105 and still living on her own terms

By KARL SCHWEIZER

Herald Writer

EVERETT — At age 100, Isabelle Doyle was an annuity salesman’s nightmare. The retired saleswoman did her own laundry, cooking and cleaning, lived at home, and showed no sign of slowing down.

When the New York native finally moved out that year, to go to Sunrise View Retirement Villa in Everett, it was mainly for the convenience of living near her grandchildren. She had outlived everyone she knew in New York, including her only son and three husbands.

Now a day shy of 105, Doyle still lives in her own apartment, though she takes her meals in a common dining room. She walks, talks and tells jokes.

She doesn’t have the secret to long life. Her own long years she chalks up to clean leaving and divine providence.

"It’s just because God has been good to me. I’ve lived right and never smoked, drank or dissipated in any way," she said.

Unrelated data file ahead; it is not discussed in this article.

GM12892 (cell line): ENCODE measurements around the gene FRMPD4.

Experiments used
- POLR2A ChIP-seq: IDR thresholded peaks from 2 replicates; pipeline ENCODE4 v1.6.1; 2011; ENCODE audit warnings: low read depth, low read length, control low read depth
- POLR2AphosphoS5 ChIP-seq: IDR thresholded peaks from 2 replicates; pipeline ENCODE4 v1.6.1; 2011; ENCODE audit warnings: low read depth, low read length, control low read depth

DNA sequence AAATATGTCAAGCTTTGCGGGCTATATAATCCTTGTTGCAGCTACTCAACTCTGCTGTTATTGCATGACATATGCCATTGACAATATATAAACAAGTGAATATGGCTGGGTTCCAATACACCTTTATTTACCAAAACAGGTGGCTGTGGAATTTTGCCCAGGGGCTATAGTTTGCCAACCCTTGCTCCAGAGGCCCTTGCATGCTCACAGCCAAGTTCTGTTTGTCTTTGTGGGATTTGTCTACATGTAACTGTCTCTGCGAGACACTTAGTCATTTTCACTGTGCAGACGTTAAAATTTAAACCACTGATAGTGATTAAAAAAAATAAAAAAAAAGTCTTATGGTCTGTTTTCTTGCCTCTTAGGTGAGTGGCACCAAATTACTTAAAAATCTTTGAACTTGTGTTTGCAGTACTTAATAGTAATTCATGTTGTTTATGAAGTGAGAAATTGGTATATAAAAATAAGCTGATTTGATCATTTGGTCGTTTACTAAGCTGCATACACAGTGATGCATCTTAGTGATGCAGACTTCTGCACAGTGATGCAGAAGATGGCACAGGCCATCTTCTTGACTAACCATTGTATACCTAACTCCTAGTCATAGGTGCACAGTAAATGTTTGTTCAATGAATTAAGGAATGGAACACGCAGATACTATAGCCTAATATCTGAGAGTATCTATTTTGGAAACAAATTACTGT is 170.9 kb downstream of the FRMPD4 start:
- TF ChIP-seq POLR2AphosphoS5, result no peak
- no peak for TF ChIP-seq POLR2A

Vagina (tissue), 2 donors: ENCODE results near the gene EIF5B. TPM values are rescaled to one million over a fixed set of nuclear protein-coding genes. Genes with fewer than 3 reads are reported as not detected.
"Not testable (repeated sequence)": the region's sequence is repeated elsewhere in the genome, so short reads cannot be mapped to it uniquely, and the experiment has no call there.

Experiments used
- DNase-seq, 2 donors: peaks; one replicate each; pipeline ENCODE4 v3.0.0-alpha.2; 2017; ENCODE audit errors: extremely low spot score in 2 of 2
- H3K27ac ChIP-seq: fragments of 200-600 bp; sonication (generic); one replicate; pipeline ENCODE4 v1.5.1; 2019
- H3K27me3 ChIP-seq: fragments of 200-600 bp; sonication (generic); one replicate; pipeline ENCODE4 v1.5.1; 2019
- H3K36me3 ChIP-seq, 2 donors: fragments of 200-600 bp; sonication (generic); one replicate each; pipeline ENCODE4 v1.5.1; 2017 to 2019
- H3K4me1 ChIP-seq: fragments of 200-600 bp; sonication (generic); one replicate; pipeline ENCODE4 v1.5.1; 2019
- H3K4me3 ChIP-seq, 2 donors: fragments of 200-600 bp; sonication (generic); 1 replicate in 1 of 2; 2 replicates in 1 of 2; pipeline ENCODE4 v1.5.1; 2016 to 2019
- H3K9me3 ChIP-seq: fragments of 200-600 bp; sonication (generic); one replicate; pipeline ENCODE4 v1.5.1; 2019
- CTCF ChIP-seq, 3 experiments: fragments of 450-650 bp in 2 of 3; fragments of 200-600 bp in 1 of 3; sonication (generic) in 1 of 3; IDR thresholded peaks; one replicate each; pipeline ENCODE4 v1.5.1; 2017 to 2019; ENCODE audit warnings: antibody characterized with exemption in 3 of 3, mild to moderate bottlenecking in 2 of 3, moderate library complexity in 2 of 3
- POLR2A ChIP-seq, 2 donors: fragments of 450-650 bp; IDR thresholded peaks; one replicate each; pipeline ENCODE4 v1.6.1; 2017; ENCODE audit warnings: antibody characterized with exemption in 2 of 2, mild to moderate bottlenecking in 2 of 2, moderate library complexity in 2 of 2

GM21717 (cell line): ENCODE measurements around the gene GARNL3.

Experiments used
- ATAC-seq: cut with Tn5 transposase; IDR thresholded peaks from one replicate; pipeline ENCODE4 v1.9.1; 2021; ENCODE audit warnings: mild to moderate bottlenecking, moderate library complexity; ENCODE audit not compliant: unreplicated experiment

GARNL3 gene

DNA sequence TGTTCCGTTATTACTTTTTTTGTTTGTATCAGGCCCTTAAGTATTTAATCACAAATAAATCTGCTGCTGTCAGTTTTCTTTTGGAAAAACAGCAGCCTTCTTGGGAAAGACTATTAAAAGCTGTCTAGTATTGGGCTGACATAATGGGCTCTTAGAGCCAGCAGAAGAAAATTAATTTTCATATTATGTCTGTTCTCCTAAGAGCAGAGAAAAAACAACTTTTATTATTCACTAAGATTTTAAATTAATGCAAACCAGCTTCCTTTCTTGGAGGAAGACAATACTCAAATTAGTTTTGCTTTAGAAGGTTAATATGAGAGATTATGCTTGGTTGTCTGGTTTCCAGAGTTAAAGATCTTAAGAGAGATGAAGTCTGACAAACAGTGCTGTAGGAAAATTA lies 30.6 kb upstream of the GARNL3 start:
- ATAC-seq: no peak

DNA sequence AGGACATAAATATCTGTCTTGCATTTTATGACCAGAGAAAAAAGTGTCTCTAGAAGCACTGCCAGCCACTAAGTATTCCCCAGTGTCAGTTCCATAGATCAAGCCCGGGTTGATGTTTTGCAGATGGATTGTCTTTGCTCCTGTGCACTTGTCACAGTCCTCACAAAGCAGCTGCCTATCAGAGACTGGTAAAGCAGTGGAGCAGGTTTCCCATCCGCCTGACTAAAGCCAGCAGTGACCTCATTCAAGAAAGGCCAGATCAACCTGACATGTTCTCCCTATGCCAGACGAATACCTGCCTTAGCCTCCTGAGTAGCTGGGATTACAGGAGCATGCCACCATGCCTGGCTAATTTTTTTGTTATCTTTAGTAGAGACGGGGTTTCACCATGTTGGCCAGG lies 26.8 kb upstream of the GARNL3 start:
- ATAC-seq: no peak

Retirement home staff, residents and Doyle’s family helped her celebrate the big 105 early. They threw a party Wednesday, complete with cards, flowers, gifts and musicians.

The day before, a group of elementary schoolchildren had come to sing to "Grandma Doyle."

"I talked about Santa Claus. I said I would tell Santa Claus to be sure to fill their stockings with Christmas gifts," she said.

Hers has been a good life, she said. Born Nov. 24, 1895, in a suburb of Syracuse, the superannuated senior spent her life raising her son, working and being married to railroad workers.

Her first husband died of the flu in 1918, leaving her with a 3-year-old son. She worked 18 years in sales, 10 as a traveling cosmetics demonstrator, and another eight selling foot aids.

That was a long time ago. Doyle doesn’t even remember exactly when she retired. Now, Doyle begins each day with a cup of coffee and spends time with retirement home activities and keeping up with her 14 great-grandchildren.

She said she feels that her long life has been a blessing.

Her only complaint, other than the damp climate here, is that she does get lonesome, as do a lot of people who live in the retirement home "who have known better in their lives," she said.

She prays for companionship every day. It’s always the same prayer.

"Now I lay me down to sleep. I wish I had a man to keep. If there is one beneath my bed, I hope he heard each word I said."

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